Do you have limited counter space? Do you have multiple vessels out at one time and get your lids confused? You might want to consider a lid that is attached. I am talking from experience here and would love not having to put a lid down on my counter when baking or adding seeds and powders to my smoothies. For one thing take up valuable counter space and two, if the lid is not labeled it is hard to distinguish which one belongs to what.
Curious how the opening of a jar got called a mouth. I could not find anything on the internet. If you do know or found an interesting historical article please let me know.
Back to that cracker jar I wanted before. It is important that my hand can reach to the bottom and get the last cracker standing out with ease and not getting my hand stuck. Or maybe you would like to scoop out the contents with a measuring cup or wooden spoon even when there is a 1/4 of the jar full. Width of the mouth size is an important consideration in these cases.
SQUARE OR ROUND
As one of my favorite organizers, Alejandra Costello, says, round items go on round bases like a lazy susans/turntables and trays and square/ rectangle containers on square bases like drawers, where you can get more in that space. If you want to stack them, square and rectangle is more stable for doing so.
CLEAR OR OPAQUE
Many folks who watched Organizing With The Hone Edit gravitated toward the clear square bin , as The Container Stores sales could attest. Is it important to see how much flour you have or would you prefer a ceramic jar on your counter and have it as functional art? Depending on what you are storing baskets and opaque container are a good route to keep the visual clutter down.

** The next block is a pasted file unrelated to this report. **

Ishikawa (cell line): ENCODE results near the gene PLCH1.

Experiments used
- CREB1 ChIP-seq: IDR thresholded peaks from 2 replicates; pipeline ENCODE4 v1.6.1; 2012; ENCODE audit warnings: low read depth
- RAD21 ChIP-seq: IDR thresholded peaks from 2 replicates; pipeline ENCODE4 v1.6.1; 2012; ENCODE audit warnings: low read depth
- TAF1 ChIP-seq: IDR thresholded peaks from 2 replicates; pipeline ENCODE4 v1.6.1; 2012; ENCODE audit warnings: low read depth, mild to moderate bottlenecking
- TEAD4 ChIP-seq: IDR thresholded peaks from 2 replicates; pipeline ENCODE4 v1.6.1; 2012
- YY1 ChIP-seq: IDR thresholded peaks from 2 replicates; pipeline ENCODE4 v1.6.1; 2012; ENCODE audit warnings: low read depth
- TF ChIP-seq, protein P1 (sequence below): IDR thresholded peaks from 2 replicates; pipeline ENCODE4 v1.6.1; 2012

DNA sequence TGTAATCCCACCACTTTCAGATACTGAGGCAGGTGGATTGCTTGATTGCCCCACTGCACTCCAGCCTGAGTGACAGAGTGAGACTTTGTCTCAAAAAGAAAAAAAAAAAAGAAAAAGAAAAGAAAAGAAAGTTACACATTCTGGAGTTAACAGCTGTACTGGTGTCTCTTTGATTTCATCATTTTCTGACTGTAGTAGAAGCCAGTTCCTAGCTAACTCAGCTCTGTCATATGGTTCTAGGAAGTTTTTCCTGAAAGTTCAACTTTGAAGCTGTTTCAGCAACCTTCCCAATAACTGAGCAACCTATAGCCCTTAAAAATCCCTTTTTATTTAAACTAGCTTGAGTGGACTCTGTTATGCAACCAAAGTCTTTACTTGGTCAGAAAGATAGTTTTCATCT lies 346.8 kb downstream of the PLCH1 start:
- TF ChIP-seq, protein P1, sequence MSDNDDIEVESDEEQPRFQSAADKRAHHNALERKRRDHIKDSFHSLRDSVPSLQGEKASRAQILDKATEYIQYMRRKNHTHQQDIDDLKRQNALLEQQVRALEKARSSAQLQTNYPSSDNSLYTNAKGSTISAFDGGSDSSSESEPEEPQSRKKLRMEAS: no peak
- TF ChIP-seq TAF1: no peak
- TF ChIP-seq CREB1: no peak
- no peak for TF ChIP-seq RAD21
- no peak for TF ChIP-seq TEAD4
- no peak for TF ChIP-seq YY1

When ever I start writing a post I assume that their is an easy answer to the topic, and instead of finding quick answers, I end up having more questions. Somehow with out fancy air sucking containers in my cupboard, my food has not gone stale or clumped or molded and I have not gotten sick. If you make sure you seal those plastic bags up with the built-in Ziplock like many companies features with some of their products, you should be fine.
And who knew there was so many options to consider when storing your dry goods? Lids galore, shape, clear or not, and mouth size. A bit overwhelming, huh? I remember the good ole days when one bought containers from your Tupperware lady while eating snacks and gabbing with girlfriends. Back then the only question was, do I want olive green, beige, or orange ones. This is a big investment and I want to make sure your happy for decades to come with your purchase and beware of all of your options, unlike me when I first started. I like my mason jars but the jars with connected lids and spouted ones are containers that I would probably purchase if I started from scratch.
I often look to the French for inspiration, and as Susan Herrmann Loomis states in her book, In a French Kitchen: Tales and Traditions Of Everday Home Cooking, the French have very little in their pantry and fridge. It is about freshness and shopping more frequently, which is something we are told not to do with this pandemic. This is a good segue for our next topic and the one variable we didn’t discuss today is the size of the container. How do we know if that 5 pound bag of flour will fit?